The Alexandrian / Egyptian text type is the new name for the "Neutral" text of Wescott and Hort. Gordon Fee explains the characteristics of this text type:
The name "Western" text is now almost invariably given with the inverted commas. This is due to the fact that its geographical range is wider than the original term suggests, for manuscripts and citations of Church Father from the East (e.g. Clement) are known. The "Western" text type:
The existence of a third early text type, the Caesarean, is disputed by some scholars. The reason for the dispute is simple, what is distinctive about the text type is that it contains a mix of "Western" and Alexandrian readings. 
The Byzantine text type, as can be seen from the table above, appears late in the history of NT manuscripts. Codex Alexandrinus, (c475), is the earliest manuscript witness of this text type, and even here, it is only a witness for the gospels. The earliest full witness are from two eight and ninth century uncial manuscripts. The Byzantine text type has very low value as a textual witness to the original autographs. Bruce Metzger summarized this thus:
The characteristics of Byzantine readings tend to confirm this secondary origin:
The value of this classification into text types is that it allows the textual critic to weigh the manuscripts rather than merely count them. This grouping of manuscripts allows one to consider the genealogy of the textual witnesses. Thus if ten manuscripts agree against one, but the former group is known to be derived from a common original, the numerical preponderance count for nothing. The grouping of manuscripts into text types also allows for their general characteristics to be used for evaluating various readings when the internal evidence of the texts is ambiguous.
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Erasmus published five editions from 1516 to 1535. Erasmus' Greek text was based on only about half a dozen minuscule manuscripts of the Byzantine text, indeed he relied mainly on two of these-both dating from the twelfth century. The oldest (and best) of the texts available to him, a tenth century manuscript, he rarely used because he was afraid of what seems to him like an erratic text! Indeed a look at the work he did on the first edition would be revealing.
Erasmus only had one manuscript for the book of Revelation. This manuscript was missing the last page and thus he had no access to the last six verses of the book. Erasmus then used the Latin Vulgate, translated these verses into Greek and included it in his Greek New Testament! Needless to say, the Greek readings of Erasmus on this six verses has no parallel anywhere among the Greek manuscripts. However these last six verses are still present in current editions of the Textus Receptus.
Erasmus used the Latin Vulgate in a way as a corrective text for his Greek edition. For instance, the question of Paul in Acts 9:6 (And he tremling and astonished said, Lord, what wilt thou have me do?) is found in no Greek manuscript. It is an addition made by Erasmus into his Greek New Testament imported from the Vulgate. Incidentally, this passage became a part of the Textus Receptus and was used in the translation of the King James Version.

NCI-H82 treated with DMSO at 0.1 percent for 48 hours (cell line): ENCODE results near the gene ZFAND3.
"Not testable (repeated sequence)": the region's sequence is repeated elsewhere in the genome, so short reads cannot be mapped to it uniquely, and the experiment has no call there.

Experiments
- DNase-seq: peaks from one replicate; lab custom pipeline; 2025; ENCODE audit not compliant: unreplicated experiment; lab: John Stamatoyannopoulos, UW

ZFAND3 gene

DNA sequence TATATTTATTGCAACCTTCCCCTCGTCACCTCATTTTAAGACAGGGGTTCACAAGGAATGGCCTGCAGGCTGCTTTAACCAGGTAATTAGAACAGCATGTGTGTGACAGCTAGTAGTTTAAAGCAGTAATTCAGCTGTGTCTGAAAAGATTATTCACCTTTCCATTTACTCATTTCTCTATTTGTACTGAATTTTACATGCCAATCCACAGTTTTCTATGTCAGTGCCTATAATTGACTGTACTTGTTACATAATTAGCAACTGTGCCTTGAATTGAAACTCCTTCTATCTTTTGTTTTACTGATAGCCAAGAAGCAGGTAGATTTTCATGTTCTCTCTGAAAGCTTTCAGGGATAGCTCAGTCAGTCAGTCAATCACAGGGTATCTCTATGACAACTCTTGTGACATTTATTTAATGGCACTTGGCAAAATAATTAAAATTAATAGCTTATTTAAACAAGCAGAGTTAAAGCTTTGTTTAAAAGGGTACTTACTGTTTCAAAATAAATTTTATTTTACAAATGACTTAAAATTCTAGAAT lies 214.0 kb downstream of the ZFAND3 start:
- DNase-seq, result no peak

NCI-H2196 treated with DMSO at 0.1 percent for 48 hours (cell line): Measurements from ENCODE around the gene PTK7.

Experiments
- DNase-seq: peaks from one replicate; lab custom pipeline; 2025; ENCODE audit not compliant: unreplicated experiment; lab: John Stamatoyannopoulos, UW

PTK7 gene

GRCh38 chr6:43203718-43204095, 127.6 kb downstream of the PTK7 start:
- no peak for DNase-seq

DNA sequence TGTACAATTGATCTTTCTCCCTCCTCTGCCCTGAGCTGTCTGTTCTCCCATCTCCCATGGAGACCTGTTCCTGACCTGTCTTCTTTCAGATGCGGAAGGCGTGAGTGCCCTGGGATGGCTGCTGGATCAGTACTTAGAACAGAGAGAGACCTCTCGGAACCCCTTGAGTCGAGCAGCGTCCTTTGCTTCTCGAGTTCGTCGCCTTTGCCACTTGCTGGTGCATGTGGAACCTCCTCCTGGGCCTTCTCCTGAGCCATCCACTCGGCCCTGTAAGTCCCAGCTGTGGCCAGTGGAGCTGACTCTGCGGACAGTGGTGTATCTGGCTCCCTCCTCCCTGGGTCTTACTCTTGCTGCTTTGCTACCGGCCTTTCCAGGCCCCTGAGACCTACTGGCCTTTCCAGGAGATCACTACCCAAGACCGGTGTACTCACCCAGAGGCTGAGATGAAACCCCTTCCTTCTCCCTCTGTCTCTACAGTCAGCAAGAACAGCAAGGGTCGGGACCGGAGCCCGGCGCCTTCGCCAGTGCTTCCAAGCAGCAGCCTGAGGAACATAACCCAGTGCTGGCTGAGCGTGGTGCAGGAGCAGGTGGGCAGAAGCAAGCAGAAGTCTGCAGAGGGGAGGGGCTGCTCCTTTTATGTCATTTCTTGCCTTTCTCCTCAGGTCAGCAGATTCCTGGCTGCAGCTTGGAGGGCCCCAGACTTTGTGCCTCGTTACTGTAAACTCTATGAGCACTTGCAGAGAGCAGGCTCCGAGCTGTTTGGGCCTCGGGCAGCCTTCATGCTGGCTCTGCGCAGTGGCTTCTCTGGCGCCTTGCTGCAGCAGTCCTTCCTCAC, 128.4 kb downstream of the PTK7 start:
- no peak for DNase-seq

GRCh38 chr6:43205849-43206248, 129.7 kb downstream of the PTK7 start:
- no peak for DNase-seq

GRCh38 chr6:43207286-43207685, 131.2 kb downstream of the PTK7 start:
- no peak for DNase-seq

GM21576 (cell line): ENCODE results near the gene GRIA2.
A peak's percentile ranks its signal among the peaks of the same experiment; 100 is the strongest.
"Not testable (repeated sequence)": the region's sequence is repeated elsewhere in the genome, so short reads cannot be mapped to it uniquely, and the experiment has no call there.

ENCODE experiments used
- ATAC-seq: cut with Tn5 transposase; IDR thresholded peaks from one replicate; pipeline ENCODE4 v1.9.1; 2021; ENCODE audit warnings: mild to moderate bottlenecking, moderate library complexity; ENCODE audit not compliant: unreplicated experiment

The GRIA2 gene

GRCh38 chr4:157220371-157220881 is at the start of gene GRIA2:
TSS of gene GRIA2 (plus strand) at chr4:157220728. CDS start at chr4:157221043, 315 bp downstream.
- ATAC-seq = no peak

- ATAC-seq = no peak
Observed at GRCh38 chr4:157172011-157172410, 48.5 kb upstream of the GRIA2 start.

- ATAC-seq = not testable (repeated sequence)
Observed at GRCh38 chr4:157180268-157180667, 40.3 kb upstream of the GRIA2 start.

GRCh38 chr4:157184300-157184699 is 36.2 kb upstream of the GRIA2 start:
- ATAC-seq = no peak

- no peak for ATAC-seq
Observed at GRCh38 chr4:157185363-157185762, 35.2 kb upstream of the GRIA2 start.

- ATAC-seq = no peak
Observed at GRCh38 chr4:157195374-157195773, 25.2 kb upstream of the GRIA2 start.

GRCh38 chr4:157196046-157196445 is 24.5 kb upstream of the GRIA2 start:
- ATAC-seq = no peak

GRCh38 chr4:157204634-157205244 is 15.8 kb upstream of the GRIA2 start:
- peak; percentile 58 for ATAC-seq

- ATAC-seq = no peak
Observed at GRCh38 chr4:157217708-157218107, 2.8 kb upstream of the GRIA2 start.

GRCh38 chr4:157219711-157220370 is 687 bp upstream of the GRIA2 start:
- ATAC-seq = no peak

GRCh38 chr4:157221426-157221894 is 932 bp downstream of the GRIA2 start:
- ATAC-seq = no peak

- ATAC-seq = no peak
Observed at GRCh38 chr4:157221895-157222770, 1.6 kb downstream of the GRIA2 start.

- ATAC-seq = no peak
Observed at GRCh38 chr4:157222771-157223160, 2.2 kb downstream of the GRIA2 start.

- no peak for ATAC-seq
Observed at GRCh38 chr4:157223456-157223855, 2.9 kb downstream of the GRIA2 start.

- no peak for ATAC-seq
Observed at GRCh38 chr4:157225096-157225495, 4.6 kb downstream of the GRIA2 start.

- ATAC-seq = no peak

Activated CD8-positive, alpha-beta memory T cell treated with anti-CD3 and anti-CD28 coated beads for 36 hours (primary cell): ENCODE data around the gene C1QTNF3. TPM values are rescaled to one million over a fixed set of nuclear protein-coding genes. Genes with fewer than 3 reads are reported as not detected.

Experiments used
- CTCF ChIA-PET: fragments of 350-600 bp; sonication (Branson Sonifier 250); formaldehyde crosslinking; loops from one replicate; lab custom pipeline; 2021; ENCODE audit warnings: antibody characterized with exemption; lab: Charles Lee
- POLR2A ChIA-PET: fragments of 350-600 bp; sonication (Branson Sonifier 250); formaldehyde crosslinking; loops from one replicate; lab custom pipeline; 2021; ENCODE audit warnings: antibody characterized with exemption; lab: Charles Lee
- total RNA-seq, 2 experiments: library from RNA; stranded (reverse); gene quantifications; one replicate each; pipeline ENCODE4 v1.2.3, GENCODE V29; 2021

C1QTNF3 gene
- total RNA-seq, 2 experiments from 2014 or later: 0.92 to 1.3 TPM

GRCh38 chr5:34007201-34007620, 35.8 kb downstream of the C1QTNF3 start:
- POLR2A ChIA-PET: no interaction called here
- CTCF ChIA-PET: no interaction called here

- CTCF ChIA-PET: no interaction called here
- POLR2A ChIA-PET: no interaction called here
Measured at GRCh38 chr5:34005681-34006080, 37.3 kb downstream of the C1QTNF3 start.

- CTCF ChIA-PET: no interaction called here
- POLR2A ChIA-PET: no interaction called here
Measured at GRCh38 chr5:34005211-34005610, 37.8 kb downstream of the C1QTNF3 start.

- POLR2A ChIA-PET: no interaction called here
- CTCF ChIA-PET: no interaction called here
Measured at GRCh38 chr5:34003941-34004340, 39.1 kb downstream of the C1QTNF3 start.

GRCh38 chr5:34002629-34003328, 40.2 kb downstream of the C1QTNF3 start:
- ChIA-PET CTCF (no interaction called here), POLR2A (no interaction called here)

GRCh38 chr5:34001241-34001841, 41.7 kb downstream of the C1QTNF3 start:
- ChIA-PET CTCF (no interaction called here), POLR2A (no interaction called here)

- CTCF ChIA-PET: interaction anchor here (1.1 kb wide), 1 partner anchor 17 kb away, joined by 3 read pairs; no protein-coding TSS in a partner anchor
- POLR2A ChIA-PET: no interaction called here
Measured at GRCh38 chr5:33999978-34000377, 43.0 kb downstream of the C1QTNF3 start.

Indeed the infamous Johanine Comma was included by Erasmus in the third edition of his Greek New Testament based purely on one Greek manuscript he found. It appears now that the manuscript was written in 1520 by a Franciscan monk who took the disputed words from the Latin Vulgate.
Thus Erasmus' text was undoubtedly faulty, but editors subsequent to him essentially kept to the same text.
Robert Stephanus (1503-1559) printed four editions from 1546 to 1551. Stephanus' third edition followed the text of Erasmus very closely. The fourth edition (1551)- is noteworthy for its division of the biblical books into chapters and verses, a system still in use today.
Theodore Beza (1519-1605) published nine editions from 1565-1604. The "importance" of Beza's work lies mainly in the fact that his editions differed very little from Erasmus' text. This is a bit surprising, considering the fact that Beza had in his possession the Codex Bezae, a fifth century manuscript! As a result, the text of Erasmus became even more entrenched.
The term Textus Receptus came from the second edition (in 1633) of a Greek New Testament published by brothers Bonaventure and Abraham Elzevir. In the preface to this edition, the editors wrote, Textum ergo habes, nunc ab omnibus receptum: in quo nihil immutatum aut corruptum damus [What you have here, is the text which is now received by all, in which we give nothing changed or corrupted.].
The Textus Receptus also strengthened its reputation from the fact that it was used by major translations into the vernacular. The second edition of Erasmus' Greek NT bacame the basis for Martin Luther's German translation. The third edition of Stephanus (1550), which was based on Erasmus' third edition, became the basis for the translation of the King James Version. 
Erasmus' text was also blessed by Pope Leo X (1475-1521).
Partly because of the advertising boast by the Elzevir brothers, its use for translations into major European languages, and its blessing by the Pope, the Textus Receptus became for Protestants everywhere the inspired word of God which both scholars and laymen were not allowed to question. When the Swiss clergyman, Johann Jakob Wettstein (1693-1754) published a new edition of the Greek New Testament which deviated from Textus Receptus, he was duly deprived of his holy orders. 
Yet we have seen that the Textus Receptus is a text based on a small sample of the late and unreliable Byzantine text. Today most critical Bible translations (such as the RSV and the NRSV) no longer use it as the basis of their translations.